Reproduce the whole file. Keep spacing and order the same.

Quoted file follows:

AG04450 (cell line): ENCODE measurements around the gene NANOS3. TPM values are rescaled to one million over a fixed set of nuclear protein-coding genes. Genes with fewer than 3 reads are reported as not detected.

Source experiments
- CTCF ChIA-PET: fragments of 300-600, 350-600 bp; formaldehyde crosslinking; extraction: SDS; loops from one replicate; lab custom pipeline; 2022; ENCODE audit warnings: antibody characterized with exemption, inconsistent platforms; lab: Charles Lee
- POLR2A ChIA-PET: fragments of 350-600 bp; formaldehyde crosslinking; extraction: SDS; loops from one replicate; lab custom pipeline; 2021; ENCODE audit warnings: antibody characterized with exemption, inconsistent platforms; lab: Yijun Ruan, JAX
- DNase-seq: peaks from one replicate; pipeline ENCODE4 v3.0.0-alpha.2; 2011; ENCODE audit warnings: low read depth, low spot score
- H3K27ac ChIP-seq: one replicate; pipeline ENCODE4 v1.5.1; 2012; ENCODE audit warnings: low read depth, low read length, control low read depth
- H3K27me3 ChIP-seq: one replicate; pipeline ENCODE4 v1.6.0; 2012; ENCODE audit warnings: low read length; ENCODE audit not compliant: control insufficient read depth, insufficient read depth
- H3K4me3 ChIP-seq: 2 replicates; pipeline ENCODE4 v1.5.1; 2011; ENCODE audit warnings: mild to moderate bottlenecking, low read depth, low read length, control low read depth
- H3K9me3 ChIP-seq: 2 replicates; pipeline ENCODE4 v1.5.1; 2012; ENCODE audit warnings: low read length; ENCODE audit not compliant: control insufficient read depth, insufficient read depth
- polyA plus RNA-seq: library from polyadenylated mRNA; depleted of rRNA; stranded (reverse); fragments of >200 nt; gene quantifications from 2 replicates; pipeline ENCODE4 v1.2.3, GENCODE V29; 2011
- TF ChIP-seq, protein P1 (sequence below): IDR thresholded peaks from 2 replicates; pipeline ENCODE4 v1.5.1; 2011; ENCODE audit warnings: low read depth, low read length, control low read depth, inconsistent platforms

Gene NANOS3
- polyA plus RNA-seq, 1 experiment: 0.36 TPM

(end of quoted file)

AG04450 (cell line): ENCODE measurements around the gene NANOS3. TPM values are rescaled to one million over a fixed set of nuclear protein-coding genes. Genes with fewer than 3 reads are reported as not detected.

Source experiments
- CTCF ChIA-PET: fragments of 300-600, 350-600 bp; formaldehyde crosslinking; extraction: SDS; loops from one replicate; lab custom pipeline; 2022; ENCODE audit warnings: antibody characterized with exemption, inconsistent platforms; lab: Charles Lee
- POLR2A ChIA-PET: fragments of 350-600 bp; formaldehyde crosslinking; extraction: SDS; loops from one replicate; lab custom pipeline; 2021; ENCODE audit warnings: antibody characterized with exemption, inconsistent platforms; lab: Yijun Ruan, JAX
- DNase-seq: peaks from one replicate; pipeline ENCODE4 v3.0.0-alpha.2; 2011; ENCODE audit warnings: low read depth, low spot score
- H3K27ac ChIP-seq: one replicate; pipeline ENCODE4 v1.5.1; 2012; ENCODE audit warnings: low read depth, low read length, control low read depth
- H3K27me3 ChIP-seq: one replicate; pipeline ENCODE4 v1.6.0; 2012; ENCODE audit warnings: low read length; ENCODE audit not compliant: control insufficient read depth, insufficient read depth
- H3K4me3 ChIP-seq: 2 replicates; pipeline ENCODE4 v1.5.1; 2011; ENCODE audit warnings: mild to moderate bottlenecking, low read depth, low read length, control low read depth
- H3K9me3 ChIP-seq: 2 replicates; pipeline ENCODE4 v1.5.1; 2012; ENCODE audit warnings: low read length; ENCODE audit not compliant: control insufficient read depth, insufficient read depth
- polyA plus RNA-seq: library from polyadenylated mRNA; depleted of rRNA; stranded (reverse); fragments of >200 nt; gene quantifications from 2 replicates; pipeline ENCODE4 v1.2.3, GENCODE V29; 2011
- TF ChIP-seq, protein P1 (sequence below): IDR thresholded peaks from 2 replicates; pipeline ENCODE4 v1.5.1; 2011; ENCODE audit warnings: low read depth, low read length, control low read depth, inconsistent platforms

Gene NANOS3
- polyA plus RNA-seq, 1 experiment: 0.36 TPM